Team Sky keep Wiggo out of trouble but Christophe Le Mevel of Garmin Cervelo is less fortunate

Pablo Lastras of Movistar says that it was his experience that helped him judge the right time to attack to allow him not only to win Stage 3 of the 2011 Vuelta in Totana today but also to take the race leader's jersey from Leopard Trek's Daniele Bennati.

It's the third Vuelta stage win of Lastras' career, but the first time he has held the overall lead in the race.

“I’m very happy because I’ve lost a few races like stages at the Giro and the Tour of Lombardy”, the 35-year-old said afterwards.

“Today it was a question of attacking at the right time. I’ve raced with a lot of respect for my breakaway companions. With the experience I have, I know that any rider in a front group can be a danger.

"I’ve always believed in myself," added the rider, who hails from Madrid. "This leader’s jersey of the Vuelta is a great reward after 27 years of practising cycling.”

Looking back on his other big wins, Lastras said: “The highlight of my career was my stage win at the 2001 Giro d’Italia [Stage 11 from Bled in Slovenia to Gorizia]. It remains the strongest moment of my career. It showed me the way to success and that I made it at the Tour de France as well. That was in 2003.

"My mum passed away four months before and I felt like quitting cycling but I remembered she said that when you fight for something, you have to fight till the end. So emotionally, that was my biggest win.”

Lastras came close to repeating his Giro win ten years on in this year's race but had to settle for second place on Stage 17 in Tirano; he was actually the third man over the line before Visconti - who will be his team mate at Movistar next year - was disqualified for shoving Diego Ulissi, who was awarded the win.

“The stage win at the Vuelta is a good replacement for the stage win I didn’t get at the Giro”, reflected Lasras.

Today's breakaway (copyright: The Tour of Spain/Graham Watson)

By making his decisive move ahead of the summit of the day's final climb and then managing to stay away, Lastras headed off the prospect of a sprint finish involving fellow breakaway rider Sylvain Chavanel which the French champion would have been most people's favourite to win.

The Quick Step rider revealed however that getting into an escape today hadn't been part of his team's plan. “I wasn’t designated to go in the breakaway today but I’ve seen a nice hill and I initiated the breakaway," he admitted.

"I didn’t miss much when Lastras attacked," he continued. "I’m sorry that I didn’t win the stage. I wanted to win. But I couldn’t carry everyone on my back seat even though I was virtual leader [after the intermediate sprints]," he added, confirming the impression that he was getting little help in chasing the Spaniard down from the two other escapees, Markel Irizar of RadioShack and Vacansoleil-DCM's Ruslan Pidgorny.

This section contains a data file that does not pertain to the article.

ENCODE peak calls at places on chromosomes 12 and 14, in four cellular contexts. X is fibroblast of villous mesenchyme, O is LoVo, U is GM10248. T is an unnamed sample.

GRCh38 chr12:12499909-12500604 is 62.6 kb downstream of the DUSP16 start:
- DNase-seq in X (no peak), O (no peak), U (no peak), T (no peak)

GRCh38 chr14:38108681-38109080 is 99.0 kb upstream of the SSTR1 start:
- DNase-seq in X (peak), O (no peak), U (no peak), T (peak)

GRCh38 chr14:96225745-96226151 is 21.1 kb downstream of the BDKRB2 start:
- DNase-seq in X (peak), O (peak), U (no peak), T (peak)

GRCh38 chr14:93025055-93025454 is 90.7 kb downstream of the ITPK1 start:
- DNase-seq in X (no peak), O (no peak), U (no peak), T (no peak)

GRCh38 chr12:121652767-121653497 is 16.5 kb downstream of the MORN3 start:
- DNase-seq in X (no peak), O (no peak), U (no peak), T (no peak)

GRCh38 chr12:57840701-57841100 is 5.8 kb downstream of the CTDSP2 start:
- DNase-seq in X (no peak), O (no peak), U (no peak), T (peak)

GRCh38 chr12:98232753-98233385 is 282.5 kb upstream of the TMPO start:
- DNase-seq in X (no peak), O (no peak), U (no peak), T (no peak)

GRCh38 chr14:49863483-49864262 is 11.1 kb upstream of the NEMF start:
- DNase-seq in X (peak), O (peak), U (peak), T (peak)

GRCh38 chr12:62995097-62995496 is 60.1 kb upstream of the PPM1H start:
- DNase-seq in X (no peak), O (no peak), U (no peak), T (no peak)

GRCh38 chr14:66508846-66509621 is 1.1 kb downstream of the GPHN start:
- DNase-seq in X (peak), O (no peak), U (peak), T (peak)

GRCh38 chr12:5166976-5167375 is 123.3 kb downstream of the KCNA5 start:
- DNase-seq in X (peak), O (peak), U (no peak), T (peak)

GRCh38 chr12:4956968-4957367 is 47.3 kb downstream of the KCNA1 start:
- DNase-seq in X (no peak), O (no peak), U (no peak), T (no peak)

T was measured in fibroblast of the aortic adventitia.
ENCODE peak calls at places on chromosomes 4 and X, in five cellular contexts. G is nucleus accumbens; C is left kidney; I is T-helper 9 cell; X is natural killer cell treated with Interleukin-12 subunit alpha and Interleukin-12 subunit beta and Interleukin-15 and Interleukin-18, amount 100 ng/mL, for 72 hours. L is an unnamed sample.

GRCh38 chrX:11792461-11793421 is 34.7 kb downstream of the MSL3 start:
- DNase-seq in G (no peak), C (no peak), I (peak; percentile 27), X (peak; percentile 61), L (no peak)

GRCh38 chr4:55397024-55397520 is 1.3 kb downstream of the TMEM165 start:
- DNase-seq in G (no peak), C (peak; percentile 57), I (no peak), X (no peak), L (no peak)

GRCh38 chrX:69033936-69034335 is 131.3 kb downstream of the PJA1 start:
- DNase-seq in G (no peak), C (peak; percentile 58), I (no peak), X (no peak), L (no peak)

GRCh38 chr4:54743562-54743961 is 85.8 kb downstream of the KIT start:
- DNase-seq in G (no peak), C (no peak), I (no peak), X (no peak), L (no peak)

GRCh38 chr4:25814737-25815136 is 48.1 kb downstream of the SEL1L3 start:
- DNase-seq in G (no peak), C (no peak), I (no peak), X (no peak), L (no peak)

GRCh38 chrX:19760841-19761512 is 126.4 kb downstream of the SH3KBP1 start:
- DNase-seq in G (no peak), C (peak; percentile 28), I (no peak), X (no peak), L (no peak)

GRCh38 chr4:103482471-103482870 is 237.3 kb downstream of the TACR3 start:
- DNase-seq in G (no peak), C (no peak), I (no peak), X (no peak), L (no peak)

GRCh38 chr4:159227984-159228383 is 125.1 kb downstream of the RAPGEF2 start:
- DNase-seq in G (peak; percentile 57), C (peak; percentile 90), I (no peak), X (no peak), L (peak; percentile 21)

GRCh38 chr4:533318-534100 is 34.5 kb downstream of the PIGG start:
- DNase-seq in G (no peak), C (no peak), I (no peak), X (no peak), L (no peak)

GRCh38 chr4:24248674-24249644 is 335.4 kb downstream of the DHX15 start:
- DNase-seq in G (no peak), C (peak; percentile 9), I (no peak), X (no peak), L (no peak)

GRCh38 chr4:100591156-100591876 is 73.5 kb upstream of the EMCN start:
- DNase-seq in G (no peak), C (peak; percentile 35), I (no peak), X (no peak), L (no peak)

"It’s annoying to be second again but I’m not blaming anyone," Chavanel went on. "Pidgorny didn’t co-operate but that’s racing. Lastras was the strongest but I also had the legs for winning. My good sensations are back, that’s the satisfaction of the day.”

Team Sky (copyright: The Tour of Spain/Graham Watson)

Team Sky's Bradley Wiggins kept out of trouble today, finishing the stage in 13th place, one behind team mate Chris Froome.

“It was good to see Brad up there," said Team Sky's Sports Director Steven De Jongh. "That was the main job today and yesterday and now we are looking forward to tomorrow which will be a day for the GC. All the boys are looking towards that stage and there is a really good atmosphere within the team.

“The team did a terrific job did all day," he added. "Thomas [Lofkvist], Froomey - all the guys actually - were giving a hand today fetching bottles. They did a lot of work throughout the day.

“It is a hard day coming up tomorrow. For GC those guys in the break are not that significant so all the big teams have said we don’t have to bring them back if it’s a reasonable gap. It was about coming home safe and it was the same for us too.

“It was really selective. It was a tough climb, especially after 140km it’s very hard. It was hot again today it went up to 38 degrees. It dropped down a bit to about 34 but it’s very hot! You have to drink a lot and it will be the same again tomorrow.”

Christophe Le Mevel on the deck (copyright: The Tour of Spain/Graham Watson)

One rider who did encounter a problem today was Christophe Le Mevel of Garmin0-Cervelo, looking to improve on his 14th place overall last year but who came down heavily some 30 kilometres from the line.

“It’s because of a Katusha rider [Yuriy Trofimov] who was looking behind him and he touched my wheel," claimed Le Mevel afterwards. "I managed to get back on time in the group of the favourites but my left hip is painful. I’m afraid to have a bad night after that.”


Born in Scotland, Simon moved to London aged seven and now lives in the Oxfordshire Cotswolds with his miniature schnauzer, Elodie. He fell in love with cycling one Saturday morning in 1994 while living in Italy when Milan-San Remo went past his front door. A daily cycle commuter in London back before riding to work started to boom, he's been news editor at road.cc since 2009. Handily for work, he speaks French and Italian. He doesn't get to ride his Colnago as often as he'd like, and freely admits he's much more adept at cooking than fettling with bikes.